Imagine, if you will, that you’re an executive of a company beginning a meeting with a salesperson you have never met before. They come in, shake your hand, and immediately reference an activity you enjoy that they had no way of knowing, even from the items in your office. The salesperson who knows too much about you then invites you on a trip to participate in said activity with them. At this point, you’re terrified, or at least a little uncomfortable, right?
That’s an example Sharon Gillenwater, writing for SellingPower, gives when highlighting the difference between being well-prepared for a sales meeting and being invasive in your research. Yes, researching a prospect on social media and the internet in general can seem a little like stalking during the process, but you never, EVER, want to let on that you know personal things about your prospect before you’ve officially met them.
You shouldn’t avoid finding potential conversation starters, though. Just be graceful when incorporating them into your meeting. After all, connecting on a personal level is one of the best ways to make a prospect feel comfortable with you and more likely to make purchases from you. Gillenwater gives the example of a prospect who loves to go hiking. Instead of starting small talk with your knowledge of that personal fact, gradually lead the conversation in the direction of your findings. Notice a personal item in their office that could relate to the hobby and go from there.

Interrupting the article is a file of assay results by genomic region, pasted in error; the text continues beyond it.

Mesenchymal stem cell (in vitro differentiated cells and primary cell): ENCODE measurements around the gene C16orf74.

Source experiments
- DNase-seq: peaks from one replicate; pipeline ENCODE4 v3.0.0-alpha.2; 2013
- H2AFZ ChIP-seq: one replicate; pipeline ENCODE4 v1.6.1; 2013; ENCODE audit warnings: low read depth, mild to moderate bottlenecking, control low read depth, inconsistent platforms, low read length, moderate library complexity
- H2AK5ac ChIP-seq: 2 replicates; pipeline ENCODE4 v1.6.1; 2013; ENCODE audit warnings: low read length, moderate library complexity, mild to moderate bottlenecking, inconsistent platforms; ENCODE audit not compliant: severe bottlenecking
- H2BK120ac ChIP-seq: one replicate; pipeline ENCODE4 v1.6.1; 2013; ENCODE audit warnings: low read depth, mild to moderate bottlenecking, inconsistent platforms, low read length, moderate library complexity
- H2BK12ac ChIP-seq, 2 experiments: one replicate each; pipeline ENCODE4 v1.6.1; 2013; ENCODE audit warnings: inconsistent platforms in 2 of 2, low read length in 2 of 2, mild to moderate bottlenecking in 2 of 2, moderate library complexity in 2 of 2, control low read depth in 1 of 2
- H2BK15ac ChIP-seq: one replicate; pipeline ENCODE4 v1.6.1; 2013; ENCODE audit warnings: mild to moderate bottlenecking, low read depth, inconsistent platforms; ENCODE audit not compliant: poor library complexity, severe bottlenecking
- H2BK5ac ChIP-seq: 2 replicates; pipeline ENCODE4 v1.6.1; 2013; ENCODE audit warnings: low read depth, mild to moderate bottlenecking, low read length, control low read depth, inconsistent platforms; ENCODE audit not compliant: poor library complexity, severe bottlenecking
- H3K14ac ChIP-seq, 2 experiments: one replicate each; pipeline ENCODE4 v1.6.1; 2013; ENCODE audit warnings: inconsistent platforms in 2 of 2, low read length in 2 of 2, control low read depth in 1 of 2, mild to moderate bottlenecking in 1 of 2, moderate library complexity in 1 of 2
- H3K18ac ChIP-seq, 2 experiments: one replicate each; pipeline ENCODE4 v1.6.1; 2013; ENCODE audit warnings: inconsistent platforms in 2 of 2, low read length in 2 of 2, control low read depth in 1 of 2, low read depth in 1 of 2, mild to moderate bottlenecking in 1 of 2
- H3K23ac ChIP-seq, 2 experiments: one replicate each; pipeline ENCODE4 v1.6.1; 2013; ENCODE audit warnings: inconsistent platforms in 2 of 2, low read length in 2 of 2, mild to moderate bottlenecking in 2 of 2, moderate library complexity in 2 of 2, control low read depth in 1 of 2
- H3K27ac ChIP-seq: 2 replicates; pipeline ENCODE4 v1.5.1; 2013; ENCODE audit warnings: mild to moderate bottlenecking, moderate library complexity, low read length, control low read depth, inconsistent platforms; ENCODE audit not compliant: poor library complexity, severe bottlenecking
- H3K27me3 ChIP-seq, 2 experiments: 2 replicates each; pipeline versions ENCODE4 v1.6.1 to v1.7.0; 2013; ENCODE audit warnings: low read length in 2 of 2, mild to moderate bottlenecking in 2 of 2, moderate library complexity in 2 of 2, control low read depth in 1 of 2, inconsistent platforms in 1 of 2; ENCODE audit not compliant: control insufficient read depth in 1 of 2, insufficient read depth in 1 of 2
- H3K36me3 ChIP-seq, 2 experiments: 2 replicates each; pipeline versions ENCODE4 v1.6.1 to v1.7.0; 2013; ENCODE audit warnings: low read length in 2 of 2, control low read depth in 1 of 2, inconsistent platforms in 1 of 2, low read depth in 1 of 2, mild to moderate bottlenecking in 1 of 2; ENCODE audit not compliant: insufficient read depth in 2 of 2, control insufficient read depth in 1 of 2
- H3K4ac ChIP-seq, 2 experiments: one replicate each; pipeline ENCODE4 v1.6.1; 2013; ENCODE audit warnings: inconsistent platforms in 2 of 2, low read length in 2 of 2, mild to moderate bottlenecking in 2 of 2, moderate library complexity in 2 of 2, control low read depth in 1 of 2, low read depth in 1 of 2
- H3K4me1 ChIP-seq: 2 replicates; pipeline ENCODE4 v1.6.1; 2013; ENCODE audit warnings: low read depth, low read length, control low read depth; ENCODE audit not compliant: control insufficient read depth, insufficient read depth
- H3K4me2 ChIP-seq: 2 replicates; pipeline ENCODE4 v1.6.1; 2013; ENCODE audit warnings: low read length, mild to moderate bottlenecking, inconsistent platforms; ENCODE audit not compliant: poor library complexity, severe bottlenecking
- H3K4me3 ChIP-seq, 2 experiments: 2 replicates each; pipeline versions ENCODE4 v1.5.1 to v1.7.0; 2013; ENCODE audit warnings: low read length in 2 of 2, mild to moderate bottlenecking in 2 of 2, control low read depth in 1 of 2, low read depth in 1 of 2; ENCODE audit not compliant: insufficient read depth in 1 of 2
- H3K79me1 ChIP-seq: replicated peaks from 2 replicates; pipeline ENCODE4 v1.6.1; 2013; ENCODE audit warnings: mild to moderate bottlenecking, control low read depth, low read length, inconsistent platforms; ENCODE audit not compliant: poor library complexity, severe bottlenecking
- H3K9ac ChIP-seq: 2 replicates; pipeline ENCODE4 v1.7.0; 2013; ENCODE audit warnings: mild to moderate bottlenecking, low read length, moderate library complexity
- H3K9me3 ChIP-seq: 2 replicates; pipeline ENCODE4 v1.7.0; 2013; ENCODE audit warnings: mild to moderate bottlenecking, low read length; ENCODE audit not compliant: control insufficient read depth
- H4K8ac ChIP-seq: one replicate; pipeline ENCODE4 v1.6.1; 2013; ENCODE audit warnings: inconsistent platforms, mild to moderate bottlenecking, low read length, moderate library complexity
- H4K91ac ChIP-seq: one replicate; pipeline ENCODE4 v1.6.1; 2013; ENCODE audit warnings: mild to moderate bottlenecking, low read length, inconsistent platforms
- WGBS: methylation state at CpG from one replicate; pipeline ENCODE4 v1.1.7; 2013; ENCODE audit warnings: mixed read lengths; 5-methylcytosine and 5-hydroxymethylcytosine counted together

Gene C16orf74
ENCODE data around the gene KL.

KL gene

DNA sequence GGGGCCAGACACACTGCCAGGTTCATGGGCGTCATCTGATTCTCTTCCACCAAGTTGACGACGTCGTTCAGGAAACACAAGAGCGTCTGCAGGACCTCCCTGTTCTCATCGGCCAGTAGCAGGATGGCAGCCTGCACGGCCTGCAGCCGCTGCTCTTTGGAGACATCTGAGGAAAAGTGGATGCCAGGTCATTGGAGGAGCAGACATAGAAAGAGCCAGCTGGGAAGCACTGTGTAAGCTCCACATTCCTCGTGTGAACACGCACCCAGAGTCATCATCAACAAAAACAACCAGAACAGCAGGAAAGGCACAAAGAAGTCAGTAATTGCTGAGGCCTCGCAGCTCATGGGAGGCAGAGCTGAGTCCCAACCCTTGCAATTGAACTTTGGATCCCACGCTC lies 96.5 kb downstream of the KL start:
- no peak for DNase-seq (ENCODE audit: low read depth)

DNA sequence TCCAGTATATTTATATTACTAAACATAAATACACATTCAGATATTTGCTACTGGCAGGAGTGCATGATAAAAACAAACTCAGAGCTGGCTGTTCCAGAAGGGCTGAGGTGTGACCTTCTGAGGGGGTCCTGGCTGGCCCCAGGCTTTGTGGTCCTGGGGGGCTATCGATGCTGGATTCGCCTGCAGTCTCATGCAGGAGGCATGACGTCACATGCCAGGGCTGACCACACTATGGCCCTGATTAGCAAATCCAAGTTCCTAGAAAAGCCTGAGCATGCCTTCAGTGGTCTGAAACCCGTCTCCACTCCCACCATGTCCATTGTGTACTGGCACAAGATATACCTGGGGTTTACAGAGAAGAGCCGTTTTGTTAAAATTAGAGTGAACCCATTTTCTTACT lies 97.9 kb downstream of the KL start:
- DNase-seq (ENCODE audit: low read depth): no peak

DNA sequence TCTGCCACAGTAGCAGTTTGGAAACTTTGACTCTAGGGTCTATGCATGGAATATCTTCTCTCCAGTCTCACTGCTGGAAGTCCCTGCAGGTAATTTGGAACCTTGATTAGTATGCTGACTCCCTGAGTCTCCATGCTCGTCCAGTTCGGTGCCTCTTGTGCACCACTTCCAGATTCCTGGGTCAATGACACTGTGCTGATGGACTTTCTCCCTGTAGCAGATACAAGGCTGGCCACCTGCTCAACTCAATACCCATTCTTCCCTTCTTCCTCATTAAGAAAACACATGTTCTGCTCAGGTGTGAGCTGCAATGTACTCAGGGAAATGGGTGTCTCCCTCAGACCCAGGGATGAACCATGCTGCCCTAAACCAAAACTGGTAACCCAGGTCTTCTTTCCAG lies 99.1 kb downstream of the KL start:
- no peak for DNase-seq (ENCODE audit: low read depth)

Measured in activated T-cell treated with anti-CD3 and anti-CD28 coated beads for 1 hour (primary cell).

You, noticing a picture of a dog on the prospect’s desk: “Is
that a picture of your dog? They’re so cute (or beautiful or other positive
Them: “Ah, yes. [Name], she’s this many years old.”
You: “Have you taken her to [trail you know of]? It has all these sights and is dog-friendly.”
Boom: A non-creepy in to a personal conversation.
So, continue to do your research and find information that can lead to a personal connection. But make sure you communicate it in a tactful way, because creepiness will cost you a sale.
Rachel is a Research Analyst, specializing in audience intelligence, at SalesFuel. She also helps to maintain the major accounts and co-op intelligence databases. As the holder of a Bachelors degree in English from The Ohio State University, Rachel helps the rest of the SalesFuel team with their writing needs.